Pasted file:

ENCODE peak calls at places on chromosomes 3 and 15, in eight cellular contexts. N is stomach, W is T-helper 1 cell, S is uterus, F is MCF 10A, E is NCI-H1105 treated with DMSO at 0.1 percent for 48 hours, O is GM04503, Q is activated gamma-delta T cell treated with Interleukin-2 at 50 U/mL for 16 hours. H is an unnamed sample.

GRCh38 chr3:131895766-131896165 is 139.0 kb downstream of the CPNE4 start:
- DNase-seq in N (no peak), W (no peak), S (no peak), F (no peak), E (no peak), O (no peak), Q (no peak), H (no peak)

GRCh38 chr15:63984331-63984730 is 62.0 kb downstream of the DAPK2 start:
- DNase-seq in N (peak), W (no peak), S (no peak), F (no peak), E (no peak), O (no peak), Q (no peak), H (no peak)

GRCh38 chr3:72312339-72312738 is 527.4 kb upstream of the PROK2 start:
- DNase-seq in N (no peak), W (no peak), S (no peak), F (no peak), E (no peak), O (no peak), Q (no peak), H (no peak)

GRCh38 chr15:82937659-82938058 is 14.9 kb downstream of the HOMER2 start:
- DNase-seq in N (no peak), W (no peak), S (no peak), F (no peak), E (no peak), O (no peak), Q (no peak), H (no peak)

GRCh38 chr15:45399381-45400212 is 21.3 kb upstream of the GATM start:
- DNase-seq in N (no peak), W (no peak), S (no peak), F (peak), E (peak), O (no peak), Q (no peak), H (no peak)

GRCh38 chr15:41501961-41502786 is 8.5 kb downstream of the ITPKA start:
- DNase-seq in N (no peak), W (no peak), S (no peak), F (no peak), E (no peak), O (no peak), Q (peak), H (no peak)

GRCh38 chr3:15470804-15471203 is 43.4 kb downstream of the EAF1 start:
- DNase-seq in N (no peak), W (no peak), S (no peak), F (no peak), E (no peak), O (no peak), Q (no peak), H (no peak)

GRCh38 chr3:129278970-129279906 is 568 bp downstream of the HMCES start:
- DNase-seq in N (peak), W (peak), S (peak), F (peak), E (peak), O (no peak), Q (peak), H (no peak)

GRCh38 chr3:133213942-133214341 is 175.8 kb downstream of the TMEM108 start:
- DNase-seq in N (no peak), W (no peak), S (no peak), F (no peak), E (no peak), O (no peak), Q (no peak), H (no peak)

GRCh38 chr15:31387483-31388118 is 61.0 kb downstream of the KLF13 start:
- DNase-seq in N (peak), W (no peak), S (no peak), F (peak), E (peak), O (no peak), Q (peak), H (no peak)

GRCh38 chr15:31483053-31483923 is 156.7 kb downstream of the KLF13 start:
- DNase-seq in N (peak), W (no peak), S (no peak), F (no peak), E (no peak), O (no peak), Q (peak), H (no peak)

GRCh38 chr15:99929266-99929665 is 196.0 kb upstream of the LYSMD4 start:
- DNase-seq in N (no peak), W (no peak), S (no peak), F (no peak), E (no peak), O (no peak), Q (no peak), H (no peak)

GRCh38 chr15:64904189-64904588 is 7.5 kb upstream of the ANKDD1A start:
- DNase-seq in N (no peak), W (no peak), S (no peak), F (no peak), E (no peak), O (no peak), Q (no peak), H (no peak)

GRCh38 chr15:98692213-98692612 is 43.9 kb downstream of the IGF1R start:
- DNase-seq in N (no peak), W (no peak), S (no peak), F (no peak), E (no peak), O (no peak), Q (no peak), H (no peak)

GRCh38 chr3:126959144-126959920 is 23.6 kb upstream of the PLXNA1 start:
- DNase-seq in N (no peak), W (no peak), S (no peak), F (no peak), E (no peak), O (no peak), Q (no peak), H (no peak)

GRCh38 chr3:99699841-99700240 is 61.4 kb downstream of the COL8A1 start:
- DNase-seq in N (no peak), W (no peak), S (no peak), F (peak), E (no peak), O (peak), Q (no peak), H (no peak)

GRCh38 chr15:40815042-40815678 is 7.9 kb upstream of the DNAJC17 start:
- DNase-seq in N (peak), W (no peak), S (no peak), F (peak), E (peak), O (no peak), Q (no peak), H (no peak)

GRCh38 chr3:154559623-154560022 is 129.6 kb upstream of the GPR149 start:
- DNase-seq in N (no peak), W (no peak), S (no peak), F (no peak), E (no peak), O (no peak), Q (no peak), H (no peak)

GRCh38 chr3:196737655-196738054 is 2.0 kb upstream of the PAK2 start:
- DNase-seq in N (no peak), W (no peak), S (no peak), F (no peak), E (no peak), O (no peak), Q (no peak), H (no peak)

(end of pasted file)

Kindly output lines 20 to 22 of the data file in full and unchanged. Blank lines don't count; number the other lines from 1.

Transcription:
GRCh38 chr15:31387483-31388118 is 61.0 kb downstream of the KLF13 start:
- DNase-seq in N (peak), W (no peak), S (no peak), F (peak), E (peak), O (no peak), Q (peak), H (no peak)

GRCh38 chr15:31483053-31483923 is 156.7 kb downstream of the KLF13 start: